Archive for May, 2008

Interview: James Murray and Andy Ovsejevich

Monday, May 12th, 2008

James Murray and Andy OvsejevichTwelve years have passed since the opening night of Jonathan Larson’s musical Rent at the New York Theater Workshop in 1996. After twelve years of success and awards, one of the longest running musicals on Broadway has now premiered in Buenos Aires. The venue couldn’t have been a better choice: Ciudad Cultural Konex, a former oil factory turned into a cultural center in the heart of the Abasto neighborhood, where famous tango singer Carlos Gardel spent part of his childhood.

Director James Murray and producer and executive director Andy Ovsejevich talked with KadmusArts about how and why they decided to produce the musical in Buenos Aires, what the creation process was like, and how they dealt with the translation and adaptation of the script and lyrics. In closing, they shared with us an upcoming production at Konex: Puccini’s opera, La Boheme.

Cast Photos from the Ciudad Cultural Konex Production of Rent:

Rent Cast
Rent - Mark
Rent - Roger and Mimi

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Get Smart

Monday, May 5th, 2008

Photo by Kenneth Lu — Creative Commons License Some Rights Reserved

Wired magazine has created a twelve-step program that makes you smarter.

While the regular audience for Wired might approach this program from a techie point of view, we have a much better path towards intellectual enlightenment and accomplishment.

For this twelve step program, you don’t have to be shamed into action. Here’s the hook: If you go to festivals, you will have fun, and each of the twelve steps is made easy.

Here are Wired’s twelve steps to think about, and KadmusArts’ twelve steps to take:

1. Distract Yourself

Your ability to remember works better when you take your mind off the task.
What better way to distract yourself from your daily grind than to go to any festival in the world?

2. Caffeinate with Care

Java science shows that frequent small doses are better than a few large ones.
Did you know that there are festivals that boast coffee drinking as a perk? (Pun intended.)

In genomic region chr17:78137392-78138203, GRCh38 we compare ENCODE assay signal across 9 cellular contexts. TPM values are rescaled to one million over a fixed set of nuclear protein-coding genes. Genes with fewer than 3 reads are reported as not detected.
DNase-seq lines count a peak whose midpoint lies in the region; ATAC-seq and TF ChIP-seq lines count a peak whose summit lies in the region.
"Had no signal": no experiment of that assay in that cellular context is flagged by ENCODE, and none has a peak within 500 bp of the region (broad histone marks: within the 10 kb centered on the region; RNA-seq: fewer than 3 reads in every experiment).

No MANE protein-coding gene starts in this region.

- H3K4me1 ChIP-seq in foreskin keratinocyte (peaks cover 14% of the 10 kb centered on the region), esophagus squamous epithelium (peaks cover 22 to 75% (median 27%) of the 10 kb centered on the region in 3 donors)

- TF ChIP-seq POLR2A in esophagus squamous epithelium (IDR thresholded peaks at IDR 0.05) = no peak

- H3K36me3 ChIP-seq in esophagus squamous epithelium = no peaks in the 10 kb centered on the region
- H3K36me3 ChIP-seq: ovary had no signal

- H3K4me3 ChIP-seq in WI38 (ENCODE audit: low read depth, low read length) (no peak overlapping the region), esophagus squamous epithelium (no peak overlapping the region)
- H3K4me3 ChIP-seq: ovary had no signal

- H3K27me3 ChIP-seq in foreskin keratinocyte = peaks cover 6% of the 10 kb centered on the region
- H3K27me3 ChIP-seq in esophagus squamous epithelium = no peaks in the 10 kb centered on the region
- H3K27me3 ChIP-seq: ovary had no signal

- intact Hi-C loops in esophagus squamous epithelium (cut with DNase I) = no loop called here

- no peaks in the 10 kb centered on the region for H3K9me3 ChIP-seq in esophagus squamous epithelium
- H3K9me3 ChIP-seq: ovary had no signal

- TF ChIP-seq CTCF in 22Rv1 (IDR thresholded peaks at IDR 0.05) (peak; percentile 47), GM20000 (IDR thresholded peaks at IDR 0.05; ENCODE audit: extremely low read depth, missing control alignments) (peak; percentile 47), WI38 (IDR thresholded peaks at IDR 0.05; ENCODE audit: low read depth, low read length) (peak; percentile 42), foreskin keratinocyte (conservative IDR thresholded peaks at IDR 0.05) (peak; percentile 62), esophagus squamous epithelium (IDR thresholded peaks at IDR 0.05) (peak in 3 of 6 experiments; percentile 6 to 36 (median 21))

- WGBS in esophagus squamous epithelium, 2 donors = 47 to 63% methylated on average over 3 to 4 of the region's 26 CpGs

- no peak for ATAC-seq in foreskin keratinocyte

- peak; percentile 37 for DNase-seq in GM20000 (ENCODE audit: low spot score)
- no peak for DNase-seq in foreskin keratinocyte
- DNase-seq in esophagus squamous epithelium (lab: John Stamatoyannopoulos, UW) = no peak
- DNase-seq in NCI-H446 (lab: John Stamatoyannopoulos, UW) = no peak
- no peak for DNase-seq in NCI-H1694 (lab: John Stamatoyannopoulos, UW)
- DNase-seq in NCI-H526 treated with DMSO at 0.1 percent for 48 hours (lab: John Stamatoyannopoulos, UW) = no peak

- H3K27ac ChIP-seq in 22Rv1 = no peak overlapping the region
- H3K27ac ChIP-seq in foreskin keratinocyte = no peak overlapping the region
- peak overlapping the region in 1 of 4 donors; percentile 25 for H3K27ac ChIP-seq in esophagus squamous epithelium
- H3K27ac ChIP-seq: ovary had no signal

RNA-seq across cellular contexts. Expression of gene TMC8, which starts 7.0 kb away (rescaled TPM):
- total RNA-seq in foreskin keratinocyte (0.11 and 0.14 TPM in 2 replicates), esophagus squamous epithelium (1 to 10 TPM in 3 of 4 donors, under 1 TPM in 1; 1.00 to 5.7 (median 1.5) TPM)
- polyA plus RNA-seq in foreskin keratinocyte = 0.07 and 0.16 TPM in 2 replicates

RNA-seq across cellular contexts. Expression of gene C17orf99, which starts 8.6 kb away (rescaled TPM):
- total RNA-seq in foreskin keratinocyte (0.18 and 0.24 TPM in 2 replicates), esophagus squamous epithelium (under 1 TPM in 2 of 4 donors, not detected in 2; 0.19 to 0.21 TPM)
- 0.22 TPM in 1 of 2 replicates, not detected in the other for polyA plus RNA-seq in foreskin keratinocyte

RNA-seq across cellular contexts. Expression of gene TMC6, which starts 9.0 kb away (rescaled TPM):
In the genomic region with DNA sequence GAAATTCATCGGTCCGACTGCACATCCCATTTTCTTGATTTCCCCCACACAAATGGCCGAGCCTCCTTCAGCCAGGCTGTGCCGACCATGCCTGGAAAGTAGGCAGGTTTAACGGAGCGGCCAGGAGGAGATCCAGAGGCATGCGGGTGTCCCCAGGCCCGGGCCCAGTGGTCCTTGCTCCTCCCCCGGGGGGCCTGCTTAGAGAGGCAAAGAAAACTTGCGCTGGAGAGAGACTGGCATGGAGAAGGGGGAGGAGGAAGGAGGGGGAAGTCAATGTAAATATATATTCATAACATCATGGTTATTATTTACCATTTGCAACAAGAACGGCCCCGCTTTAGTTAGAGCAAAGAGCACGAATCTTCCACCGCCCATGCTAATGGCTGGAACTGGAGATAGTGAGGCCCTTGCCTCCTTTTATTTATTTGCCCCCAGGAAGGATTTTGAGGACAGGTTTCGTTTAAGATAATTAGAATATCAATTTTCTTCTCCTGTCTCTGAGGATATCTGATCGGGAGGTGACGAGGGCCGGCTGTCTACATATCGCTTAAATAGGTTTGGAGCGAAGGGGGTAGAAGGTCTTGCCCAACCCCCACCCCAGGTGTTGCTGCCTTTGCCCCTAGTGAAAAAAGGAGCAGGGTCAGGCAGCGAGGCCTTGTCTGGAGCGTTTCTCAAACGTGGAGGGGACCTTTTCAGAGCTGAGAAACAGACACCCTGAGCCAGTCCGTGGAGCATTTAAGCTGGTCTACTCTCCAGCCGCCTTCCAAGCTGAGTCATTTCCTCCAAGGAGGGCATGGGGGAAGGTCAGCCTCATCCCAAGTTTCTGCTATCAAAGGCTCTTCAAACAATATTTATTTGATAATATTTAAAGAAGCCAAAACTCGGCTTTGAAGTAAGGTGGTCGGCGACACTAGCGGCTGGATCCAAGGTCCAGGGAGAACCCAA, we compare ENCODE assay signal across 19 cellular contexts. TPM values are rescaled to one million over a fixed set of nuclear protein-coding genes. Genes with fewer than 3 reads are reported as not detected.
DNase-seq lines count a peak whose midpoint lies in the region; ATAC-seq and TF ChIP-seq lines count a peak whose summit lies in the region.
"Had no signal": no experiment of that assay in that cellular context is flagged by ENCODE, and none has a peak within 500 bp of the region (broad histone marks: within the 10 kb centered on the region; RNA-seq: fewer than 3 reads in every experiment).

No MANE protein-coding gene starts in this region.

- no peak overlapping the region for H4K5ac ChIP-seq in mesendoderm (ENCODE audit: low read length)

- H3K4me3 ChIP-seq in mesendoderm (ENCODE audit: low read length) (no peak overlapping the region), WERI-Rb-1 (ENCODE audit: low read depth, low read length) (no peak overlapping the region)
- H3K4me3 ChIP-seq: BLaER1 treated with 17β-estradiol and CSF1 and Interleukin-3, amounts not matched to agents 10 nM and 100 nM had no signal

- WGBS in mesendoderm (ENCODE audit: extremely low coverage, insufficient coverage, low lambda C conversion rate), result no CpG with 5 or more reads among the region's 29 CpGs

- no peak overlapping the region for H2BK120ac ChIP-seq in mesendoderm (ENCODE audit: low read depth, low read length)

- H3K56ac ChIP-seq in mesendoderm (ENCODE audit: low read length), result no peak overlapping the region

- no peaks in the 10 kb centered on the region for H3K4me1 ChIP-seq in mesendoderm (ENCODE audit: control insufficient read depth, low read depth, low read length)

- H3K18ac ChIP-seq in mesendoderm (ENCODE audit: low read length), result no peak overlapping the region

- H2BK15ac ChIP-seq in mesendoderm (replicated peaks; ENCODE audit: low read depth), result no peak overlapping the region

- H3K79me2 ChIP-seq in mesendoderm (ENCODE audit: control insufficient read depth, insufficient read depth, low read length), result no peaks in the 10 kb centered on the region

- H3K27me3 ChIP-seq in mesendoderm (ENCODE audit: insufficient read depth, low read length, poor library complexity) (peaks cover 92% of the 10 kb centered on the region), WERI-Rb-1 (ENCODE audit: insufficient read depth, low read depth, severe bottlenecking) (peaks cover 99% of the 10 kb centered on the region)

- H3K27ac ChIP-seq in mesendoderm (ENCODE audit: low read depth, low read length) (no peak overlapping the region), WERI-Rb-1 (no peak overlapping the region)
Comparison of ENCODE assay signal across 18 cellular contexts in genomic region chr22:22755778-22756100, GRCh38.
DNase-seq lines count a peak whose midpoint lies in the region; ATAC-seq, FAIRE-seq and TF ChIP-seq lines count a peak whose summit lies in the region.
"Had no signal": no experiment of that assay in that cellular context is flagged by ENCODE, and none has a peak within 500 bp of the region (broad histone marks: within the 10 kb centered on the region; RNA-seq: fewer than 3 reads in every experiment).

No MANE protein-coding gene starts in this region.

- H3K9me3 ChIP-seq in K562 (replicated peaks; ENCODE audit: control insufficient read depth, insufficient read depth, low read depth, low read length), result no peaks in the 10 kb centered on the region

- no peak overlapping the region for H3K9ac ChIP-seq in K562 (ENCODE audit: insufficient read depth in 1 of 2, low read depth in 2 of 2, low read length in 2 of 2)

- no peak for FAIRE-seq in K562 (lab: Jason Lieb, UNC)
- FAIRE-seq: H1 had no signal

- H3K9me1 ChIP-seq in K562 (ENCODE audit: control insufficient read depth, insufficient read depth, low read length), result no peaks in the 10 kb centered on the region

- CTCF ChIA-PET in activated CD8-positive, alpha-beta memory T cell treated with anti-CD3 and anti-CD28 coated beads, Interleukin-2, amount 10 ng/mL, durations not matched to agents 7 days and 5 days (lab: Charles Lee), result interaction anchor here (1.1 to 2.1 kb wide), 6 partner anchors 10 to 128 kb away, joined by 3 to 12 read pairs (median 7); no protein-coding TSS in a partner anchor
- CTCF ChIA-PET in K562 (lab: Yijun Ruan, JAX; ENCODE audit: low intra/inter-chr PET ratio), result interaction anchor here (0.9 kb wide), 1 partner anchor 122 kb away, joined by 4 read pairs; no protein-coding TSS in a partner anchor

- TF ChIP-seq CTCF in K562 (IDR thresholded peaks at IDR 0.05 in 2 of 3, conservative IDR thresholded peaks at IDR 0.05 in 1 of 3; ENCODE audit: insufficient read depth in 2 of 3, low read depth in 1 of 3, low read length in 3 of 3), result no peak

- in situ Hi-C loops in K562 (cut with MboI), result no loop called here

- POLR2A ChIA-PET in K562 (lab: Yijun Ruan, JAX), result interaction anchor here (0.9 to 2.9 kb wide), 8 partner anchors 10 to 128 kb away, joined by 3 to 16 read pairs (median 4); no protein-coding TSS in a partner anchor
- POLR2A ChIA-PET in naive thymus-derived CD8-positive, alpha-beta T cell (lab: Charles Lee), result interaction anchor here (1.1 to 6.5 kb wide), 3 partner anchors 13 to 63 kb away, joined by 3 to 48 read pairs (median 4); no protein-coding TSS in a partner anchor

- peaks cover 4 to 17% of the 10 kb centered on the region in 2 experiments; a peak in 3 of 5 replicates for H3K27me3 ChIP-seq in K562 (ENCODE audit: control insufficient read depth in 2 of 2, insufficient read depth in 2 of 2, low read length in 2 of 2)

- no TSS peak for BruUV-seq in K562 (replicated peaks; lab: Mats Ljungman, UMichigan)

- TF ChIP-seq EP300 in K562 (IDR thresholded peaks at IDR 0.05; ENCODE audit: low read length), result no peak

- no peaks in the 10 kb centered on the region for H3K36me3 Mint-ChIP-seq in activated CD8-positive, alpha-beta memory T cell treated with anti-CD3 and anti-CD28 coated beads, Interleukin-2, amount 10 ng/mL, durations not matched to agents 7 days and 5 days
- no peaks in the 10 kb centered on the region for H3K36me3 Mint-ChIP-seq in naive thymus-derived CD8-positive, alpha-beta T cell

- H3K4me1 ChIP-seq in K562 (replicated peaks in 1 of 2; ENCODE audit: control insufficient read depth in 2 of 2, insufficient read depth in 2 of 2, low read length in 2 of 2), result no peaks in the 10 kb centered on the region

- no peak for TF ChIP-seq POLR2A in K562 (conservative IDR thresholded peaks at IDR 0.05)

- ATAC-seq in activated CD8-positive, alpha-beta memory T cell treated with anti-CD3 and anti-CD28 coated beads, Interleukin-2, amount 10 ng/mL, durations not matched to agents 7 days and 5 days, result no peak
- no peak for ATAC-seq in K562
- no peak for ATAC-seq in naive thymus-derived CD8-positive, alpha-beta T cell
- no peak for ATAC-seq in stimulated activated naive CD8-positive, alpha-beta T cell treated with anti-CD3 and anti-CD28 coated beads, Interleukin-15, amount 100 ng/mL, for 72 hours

3. Choose Impressive Information

The goal is to feed your mind.
A helpful step is the Pick of the Week, be it cool classical, dynamic dance, terrific theatre, or just outdoor wild rock ‘n roll.

4. Think Positive

If you approach new learning with a positive attitude you will learn better.
So, you must positively go to New Work.

5. Do the Right Drugs

How smart is this: don’t listen to anyone but a doctor.
Read about the art of stimulation.

6. Juice Your IQ Score

The more you test yourself, the better you do on tests.
Fortunately, there are festivals that test, too.

7. Know Your Brain

Amygdala, Cortex, Hippocampus, Hyphothalamus, and Thalamus”¦
“¦these are not just heavy metal bands.

8. Don’t Panic

The more relaxed you are, the better you think and react in tense situations.
Perfect opportunities to relax are produced by classical music fests.

9. Embrace Chaos

A good mind — and life — comes from a willingness to mix it up.
There are music festivals that give you a mix of all kinds of sounds and styles.

10. Get Visual

Use your imagination to see a problem, or situation, in parts.
New ways of seeing are part and parcel of theatre festivals.

11. Exercise Wisely

No surprise here: a fit mind is helped by a fit body.
Get inspired by some of the fittest bodies, and best minds, at dance festivals.

12. Slow Down

When you slow down, you see, read, and perceive better. You also won’t take life too seriously.
Make the time to travel, see live entertainment, and be part of the culture of your community and our world.

Don’t you feel smarter already? So, where are you going to go now?

- Bill Reichblum

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Arts Presenters: Margaret Lawrence

Monday, May 5th, 2008

Margaret LawrenceMargaret Lawrence is the Director of Programming at the Hopkins Center for the Arts at Dartmouth College. The “Hop” presents each year 100 or more live performances in music, theater and dance, plus well over 200 film screenings and other events. Most recently, Class Divide, a three-year programming initiative, seeks to examine the issue of class through the arts.

In this interview, Margaret talks about the multiple roles that the Hopkins Center plays within the local community, how to forge relationships with artists, and the whys and hows of commissioning new works.

This interview is part of an ongoing series with the Association of Performing Arts Presenters.

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